Lighthouses define the character of Martha’s Vineyard. They guide people from land and sea to the same shorelines, sheltering them under beacons of home.
Today, the Island’s lighthouses are deteriorating. Bricks are crumbling in the breeze, and iron is flaking away in the salt air. Before long, these landmarks could be reduced to brittle, rotting shells.
Fortunately, a group of Islanders has mounted an effort to save the lighthouses and restore their former grandeur. The Martha’s Vineyard Historical Society has made a commitment to restore the Edgartown, East Chop and Gay Head lights within the next couple of years.
Chairman of lighthouse restoration Craig Dripps and artist Ray Ellis have collaborated in a plan to raise enough money to begin renovations as soon as possible. They are selling limited edition prints of watercolors featuring each of the three lighthouses.
“I’m happy to be a part of this project, and I hope everyone will support what I think is an important part of the Island,” remarked Mr. Ellis. “I realized that lighthouses have always been a big part of my love of the coast, and I realized that if you take the lighthouses away from Martha’s Vineyard, you’ve destroyed so much of the character and uniqueness of the Island.
“I was so excited about these watercolors. Watercolors are not forgiving; once you start one, you cannot change it. But whether it was fate or what, they just seemed to flow. I’m happy to report that all three originals sold last week.”
The notion of restoring the Vineyard’s lighthouses began more than a decade ago, when the United States Coast Guard was forced to scale back its property maintenance programs.
“Back in the mid-1980s, due to budget cuts, the Coast Guard decided no longer to maintain the various lighthouses,” explained Mr. Dripps. “In fact, they actually considered replacing them with aluminum towers. At that time, William Marks created the Vineyard Environmental Research Institute, and from 1985 to 1993 he initiated the process of maintaining and supervising the Edgartown, East Chop and Gay Head lighthouses. In 1993 the responsibility passed to the historical society.
“Basically, the Coast Guard maintains the light room, but the community would have to assume responsibility of maintaining the structure. The Martha’s Vineyard Historical Society has made a commitment to the community and to itself to take over the three lighthouses and bring them up to snuff.”
As a glance inside will reveal, every one of the buildings is in need of immediate attention.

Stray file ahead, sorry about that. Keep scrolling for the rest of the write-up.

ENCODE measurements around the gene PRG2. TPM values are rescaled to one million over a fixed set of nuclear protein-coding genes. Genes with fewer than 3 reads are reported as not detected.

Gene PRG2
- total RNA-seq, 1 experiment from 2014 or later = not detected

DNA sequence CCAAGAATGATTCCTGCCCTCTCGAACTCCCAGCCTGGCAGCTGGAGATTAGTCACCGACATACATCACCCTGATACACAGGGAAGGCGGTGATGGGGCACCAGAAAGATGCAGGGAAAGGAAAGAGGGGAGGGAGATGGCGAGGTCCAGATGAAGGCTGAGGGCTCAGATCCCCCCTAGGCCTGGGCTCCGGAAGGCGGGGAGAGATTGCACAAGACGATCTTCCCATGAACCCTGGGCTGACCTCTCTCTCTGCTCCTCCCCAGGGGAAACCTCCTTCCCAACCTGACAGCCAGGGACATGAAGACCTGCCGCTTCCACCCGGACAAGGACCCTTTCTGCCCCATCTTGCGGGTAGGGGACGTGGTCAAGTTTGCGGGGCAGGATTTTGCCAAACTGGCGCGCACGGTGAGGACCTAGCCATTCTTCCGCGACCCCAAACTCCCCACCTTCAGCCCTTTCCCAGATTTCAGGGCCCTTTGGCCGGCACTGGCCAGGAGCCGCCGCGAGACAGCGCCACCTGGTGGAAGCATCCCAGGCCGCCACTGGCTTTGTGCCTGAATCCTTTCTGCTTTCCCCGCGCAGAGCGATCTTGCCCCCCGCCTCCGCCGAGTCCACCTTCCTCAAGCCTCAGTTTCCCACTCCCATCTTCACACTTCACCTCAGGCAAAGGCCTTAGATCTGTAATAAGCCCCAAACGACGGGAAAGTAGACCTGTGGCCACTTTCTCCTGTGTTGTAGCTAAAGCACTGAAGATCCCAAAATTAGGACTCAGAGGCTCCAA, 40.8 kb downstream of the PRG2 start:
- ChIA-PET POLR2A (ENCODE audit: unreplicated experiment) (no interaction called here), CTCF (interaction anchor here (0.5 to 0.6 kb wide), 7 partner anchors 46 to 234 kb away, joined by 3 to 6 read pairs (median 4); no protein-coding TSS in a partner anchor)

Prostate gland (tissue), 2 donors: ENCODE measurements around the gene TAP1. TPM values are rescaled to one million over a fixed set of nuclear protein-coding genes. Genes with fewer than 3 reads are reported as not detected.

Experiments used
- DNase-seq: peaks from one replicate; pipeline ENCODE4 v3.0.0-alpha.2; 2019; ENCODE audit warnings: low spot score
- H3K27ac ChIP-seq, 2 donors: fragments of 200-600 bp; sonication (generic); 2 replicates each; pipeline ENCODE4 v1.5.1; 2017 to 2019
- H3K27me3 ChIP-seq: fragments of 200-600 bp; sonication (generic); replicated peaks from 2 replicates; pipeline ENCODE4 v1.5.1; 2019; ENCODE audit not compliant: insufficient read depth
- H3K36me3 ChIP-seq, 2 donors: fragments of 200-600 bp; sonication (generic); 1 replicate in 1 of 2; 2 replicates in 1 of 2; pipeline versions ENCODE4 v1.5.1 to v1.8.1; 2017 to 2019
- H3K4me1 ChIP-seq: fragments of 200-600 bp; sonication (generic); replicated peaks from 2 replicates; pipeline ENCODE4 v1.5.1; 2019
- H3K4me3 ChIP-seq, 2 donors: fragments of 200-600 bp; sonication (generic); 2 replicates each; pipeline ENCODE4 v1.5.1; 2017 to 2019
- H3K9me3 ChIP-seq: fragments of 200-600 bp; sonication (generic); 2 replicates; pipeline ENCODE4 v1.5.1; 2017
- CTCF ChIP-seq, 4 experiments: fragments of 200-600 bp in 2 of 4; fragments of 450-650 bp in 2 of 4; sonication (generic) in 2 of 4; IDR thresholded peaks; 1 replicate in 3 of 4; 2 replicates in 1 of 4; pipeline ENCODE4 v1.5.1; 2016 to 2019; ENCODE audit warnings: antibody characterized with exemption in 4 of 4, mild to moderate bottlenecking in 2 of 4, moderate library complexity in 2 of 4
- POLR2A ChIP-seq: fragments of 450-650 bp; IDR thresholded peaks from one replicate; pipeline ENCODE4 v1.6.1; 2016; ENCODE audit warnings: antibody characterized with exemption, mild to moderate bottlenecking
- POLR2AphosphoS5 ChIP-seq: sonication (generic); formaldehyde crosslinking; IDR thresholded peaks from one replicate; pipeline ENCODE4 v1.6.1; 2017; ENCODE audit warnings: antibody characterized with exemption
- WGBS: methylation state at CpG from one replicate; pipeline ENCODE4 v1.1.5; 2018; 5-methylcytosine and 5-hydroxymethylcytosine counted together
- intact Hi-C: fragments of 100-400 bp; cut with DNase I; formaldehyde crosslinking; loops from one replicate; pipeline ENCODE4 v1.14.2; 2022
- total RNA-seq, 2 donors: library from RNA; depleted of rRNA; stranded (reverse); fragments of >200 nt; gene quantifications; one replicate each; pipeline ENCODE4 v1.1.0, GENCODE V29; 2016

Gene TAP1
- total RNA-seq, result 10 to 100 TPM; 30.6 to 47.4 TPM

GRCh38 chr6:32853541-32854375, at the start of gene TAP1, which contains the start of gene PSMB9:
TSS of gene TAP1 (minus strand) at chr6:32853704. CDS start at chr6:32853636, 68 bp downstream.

“From a distance the three of them look fine, but when you get inside you realize they have some major problems that are chronic and ongoing and need to be corrected,” said Mr. Dripps. “All metalwork, windows and glass need repairing and replacing. The Edgartown and East Chop lights are of the same design, in that they’re both cast iron. The elements have been difficult on this. We’ve found rusting problems and moisture problems.
“The brick in the entire Gay Head Lighthouse, most of which dates back to 1856, needs repointing -- the removal of old mortar and replacement of it both inside and out. The lighthouses all have leaky roofs, and there’s standing water in the bottom of the Edgartown light. The windows there are Lexan, which is bowed and bent, and vulnerable to all the elements.”
In addition to restoring these structures, the historical society plans to open them to the public on a regular basis so people can enjoy their commanding views and appreciate their history.
“One of the biggest things we want to do is put in a circular stairwell in the Edgartown Lighthouse. Right now there’s only a 40-foot ladder that goes straight up,” Mr. Dripps said. “We’d also like to use interns from the historical society and volunteers from the community to come and manage the lighthouse when it’s open during the day.
“The first lighthouse to appear on Martha’s Vineyard was authorized by President Adams in 1799, and wouldn’t it be great to celebrate the 200th birthday of lighthouses on the Vineyard with a project that is well under way or finished? What we’re saying is that if people care about lighthouses, now is the time to step forward and do their own little part. These prints are a good investment.
“We want to get moving, because these lighthouses have to be dealt with. What we have to do is raise between $175,000 and $200,000 to begin work. Nothing’s going to happen until we have this money in hand.”
Limited edition, signed prints of the three lighthouses can be purchased at the Martha’s Vineyard Historical Society in Edgartown, at Kennedy Studios in Edgartown, Oak Bluffs and Vineyard Haven and at the Freewheeling Framer in Vineyard Haven. The prints come unframed and cost $250 each.